At some point you have certainly heard the phrase “fake it ‘til you make it.”
(I prefer this: Fake it till you become it.)
Whatever the circumstance, the concept of it is simple enough:
You pretend to be able to do something until the moment that you are capable of actually doing it.
By avoiding the self-fulfilling prophecy that comes with low confidence the idea is that you will be able to power through whatever difficulty it is that you are facing. By forcing optimism and determination on yourself you set off a positive feedback loop where forced confidence creates the real thing.
- Heart broken? Pretend like your world isn’t falling apart and the idea is that eventually it won’t feel like it.
- Don’t like public speaking? “Act as if” you have the skills of a master orator and you’ll channel some of it.
- Not totally sure you know what you are doing at work? Act confidant and present the illusion of competence and eventually you will get the hang of it.
- Have your sights on becoming an elite athlete? “Act as if” by training consistently like one each and every day and eventually the results will match up.
But the reality is that FITYBI is much more than just willing ourselves through trying times. And while it is a handy catchphrase for people entering challenging parts of life, it goes beyond forced optimism and confidence, with real implications for how your body changes.
It can actually help change the hormonal balance in our body to increase testosterone, increase risk tolerance, and lower cortisol levels.
Fake It Until You Become It
An unbelievably simple way to “fake it” was discussed by social scientist and Harvard Business school professor Amy Cuddy during a recent Ted Talk where she discussed the connection between non-verbal communication (particularly posture) and confidence.
In an experiment Cuddy and her team had a group of people adopt either a power pose or a low power pose for only 2 minutes.
For the high power poses, the participants had a “large” stance.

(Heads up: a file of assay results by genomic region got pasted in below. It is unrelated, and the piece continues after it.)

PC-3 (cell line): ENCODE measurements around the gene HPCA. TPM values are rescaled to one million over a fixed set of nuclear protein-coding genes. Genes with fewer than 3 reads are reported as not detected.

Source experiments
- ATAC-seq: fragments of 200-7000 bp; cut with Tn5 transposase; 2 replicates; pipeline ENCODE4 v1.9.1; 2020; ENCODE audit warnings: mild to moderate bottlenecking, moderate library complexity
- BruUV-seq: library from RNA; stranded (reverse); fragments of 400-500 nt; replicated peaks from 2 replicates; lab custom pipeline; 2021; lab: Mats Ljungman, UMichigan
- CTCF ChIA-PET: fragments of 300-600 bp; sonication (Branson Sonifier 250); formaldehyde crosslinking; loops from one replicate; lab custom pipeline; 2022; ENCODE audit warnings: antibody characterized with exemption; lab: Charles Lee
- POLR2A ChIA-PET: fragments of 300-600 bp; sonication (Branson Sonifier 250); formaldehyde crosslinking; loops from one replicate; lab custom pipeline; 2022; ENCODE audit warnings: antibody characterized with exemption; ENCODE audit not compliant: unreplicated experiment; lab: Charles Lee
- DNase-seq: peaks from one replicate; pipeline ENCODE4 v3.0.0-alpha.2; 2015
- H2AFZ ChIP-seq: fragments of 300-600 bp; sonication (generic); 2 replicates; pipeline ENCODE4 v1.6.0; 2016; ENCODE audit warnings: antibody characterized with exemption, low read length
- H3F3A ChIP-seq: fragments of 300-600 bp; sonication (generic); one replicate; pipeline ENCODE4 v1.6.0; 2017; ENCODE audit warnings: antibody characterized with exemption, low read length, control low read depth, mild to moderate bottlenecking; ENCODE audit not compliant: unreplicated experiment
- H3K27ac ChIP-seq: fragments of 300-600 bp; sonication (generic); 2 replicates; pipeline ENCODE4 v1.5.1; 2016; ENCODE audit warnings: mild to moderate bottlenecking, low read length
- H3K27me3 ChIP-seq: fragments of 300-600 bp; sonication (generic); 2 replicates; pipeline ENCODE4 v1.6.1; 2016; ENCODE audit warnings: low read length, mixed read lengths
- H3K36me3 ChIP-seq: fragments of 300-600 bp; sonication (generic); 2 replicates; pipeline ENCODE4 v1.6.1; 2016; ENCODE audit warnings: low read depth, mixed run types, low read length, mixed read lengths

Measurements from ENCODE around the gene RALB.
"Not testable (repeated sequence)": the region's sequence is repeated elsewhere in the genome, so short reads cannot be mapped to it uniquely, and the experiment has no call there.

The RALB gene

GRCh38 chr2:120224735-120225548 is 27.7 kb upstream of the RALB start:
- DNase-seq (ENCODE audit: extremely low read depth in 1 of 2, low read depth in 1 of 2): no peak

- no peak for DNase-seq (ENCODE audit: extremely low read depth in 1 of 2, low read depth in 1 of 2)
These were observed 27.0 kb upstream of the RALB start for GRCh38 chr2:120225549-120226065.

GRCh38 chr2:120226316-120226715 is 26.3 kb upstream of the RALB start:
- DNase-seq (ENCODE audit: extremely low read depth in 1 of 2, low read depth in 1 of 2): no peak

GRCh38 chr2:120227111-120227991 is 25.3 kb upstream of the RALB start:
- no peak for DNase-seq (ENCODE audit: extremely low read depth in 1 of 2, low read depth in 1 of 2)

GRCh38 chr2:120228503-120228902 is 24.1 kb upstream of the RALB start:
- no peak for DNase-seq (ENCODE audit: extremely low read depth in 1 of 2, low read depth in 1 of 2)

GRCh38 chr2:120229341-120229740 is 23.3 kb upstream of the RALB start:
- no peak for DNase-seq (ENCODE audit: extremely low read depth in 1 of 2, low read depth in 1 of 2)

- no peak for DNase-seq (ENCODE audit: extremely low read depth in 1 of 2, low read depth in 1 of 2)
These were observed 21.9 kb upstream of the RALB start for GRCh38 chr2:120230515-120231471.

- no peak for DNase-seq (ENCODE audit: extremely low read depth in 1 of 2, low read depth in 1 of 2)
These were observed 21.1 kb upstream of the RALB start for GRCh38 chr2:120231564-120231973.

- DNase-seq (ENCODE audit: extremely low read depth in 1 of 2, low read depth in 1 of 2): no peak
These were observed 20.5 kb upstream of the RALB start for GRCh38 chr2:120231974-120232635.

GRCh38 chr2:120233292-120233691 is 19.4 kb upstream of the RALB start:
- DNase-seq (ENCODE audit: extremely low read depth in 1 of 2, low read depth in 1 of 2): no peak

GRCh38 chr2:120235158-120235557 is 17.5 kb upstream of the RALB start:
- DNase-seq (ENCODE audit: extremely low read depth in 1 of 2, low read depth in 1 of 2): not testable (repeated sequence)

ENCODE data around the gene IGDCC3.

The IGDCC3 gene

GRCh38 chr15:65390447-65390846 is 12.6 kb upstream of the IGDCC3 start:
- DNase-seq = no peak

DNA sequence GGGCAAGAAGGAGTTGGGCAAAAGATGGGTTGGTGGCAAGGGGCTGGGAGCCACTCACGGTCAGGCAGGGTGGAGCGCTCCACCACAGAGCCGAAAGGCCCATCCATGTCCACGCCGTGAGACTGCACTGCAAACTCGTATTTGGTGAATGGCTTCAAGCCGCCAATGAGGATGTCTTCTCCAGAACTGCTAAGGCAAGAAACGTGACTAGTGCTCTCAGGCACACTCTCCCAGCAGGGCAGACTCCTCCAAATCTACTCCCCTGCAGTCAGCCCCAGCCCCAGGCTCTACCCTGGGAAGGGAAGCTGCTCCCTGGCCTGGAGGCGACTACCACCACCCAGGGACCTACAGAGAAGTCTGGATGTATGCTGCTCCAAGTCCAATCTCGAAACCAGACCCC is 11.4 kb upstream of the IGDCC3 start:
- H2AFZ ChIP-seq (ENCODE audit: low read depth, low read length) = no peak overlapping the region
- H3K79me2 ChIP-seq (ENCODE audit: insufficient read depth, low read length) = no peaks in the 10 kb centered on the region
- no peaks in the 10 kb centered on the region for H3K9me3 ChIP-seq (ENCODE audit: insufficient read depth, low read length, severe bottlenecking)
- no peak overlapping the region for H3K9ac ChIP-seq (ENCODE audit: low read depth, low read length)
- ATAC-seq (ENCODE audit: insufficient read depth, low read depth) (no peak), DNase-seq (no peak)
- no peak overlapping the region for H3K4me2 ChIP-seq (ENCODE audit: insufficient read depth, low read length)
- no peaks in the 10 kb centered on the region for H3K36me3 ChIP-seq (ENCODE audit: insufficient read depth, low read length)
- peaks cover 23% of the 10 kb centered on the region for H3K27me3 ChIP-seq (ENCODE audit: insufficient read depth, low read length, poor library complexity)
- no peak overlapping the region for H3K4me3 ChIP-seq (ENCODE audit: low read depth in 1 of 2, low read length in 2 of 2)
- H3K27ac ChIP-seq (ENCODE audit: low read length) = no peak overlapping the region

Think Superman or Wonder Woman. Hands on hips, legs a little wider than shoulder width, shoulders back, head held high.
For the low power poses, there were crossed arms, bodies folded inward, slouching, and perhaps the lowest power pose of them all, a hand on the neck.
Following the two minute hold of the pose, the subsequent differences were immediately visible within the two groups:
- In terms of risk tolerance (the participants were asked to gamble immediately after the two minutes), the high power pose group were 86% likely to gamble, and the low power pose were just 60% likely to gamble.
- From the baseline sample from when the participants first got to the lab the high power poses produced a 20% increase in testosterone, while the low power pose group experienced a 10% decrease.
- As for cortisol, the stress hormone, again the high powered group experienced improvements with a 25% decrease, while cortisol levels increased by 15% in the low power pose group.
Given that the poses were held for only two minutes these results are remarkable.
They show that not only does the way you present yourself create the illusion of competence and confidence in others, but the body is actually influencing your own mind into believing these things as well.
Cuddy describes a common problem that comes with “faking it till you make it”—it creates an illusion of fakeness. That you are a fraud. That you are an imposter.
But at some point you need to decide that you are going to accept this terrifying notion and fake it anyway. That you will fake it until you internalize it and it becomes a part of your identity. That you do it over and over again until you “become it.”
But for some people, the thought of having to fake something we no promise that they will emerge on the other side having attained any sense of mastery is terrifying enough to keep them in place.
To you, there is good news…
Faking It Gets Us Through the Beginning
And it is this…
We all struggle with this type of crap.
We feel like we don’t belong. That we aren’t deserving. That we are out of place. That what we produce and create isn’t worth the salt on the back of our hand.
But with anything, whether it is a new job, goals in the gym, creating art, or even a new social situation, there is always going to be a period of time where we need to “fake it.”
The obvious (and yet, not always so apparent) truth is that mastery isn’t something that is created overnight.
There must be a period of struggle.
- For a kid going to a new school there is the struggle of meeting new people, of acting within the norms of the new social group until they land in a group of friends.
- For someone trying to get into better shape, there is the opening few days and weeks where everything hurts, finishing the workouts are difficult, and because they are self-conscious about their appearance, until that moment that they see that yes, they do belong at the gym.
- For an artist who feels like their work isn’t good enough to share with the world, where they perceive that their art isn’t worthy of an audience, until the moment that they have begun to master their craft and find a place in the market.
Putting It All Together
Achieving cool stuff isn’t easy.
But you already knew that.
But adding power poses to your weaponry is a painless way to inject yourself of some confidence.
So the next time you are about to walk into that job interview, walk into the gym after a long layoff, or you are hesitating on hitting “publish” on your new blog post, stand up straight, put your hands on your hips, lean your shoulders back, and remind yourself…
“I got this.”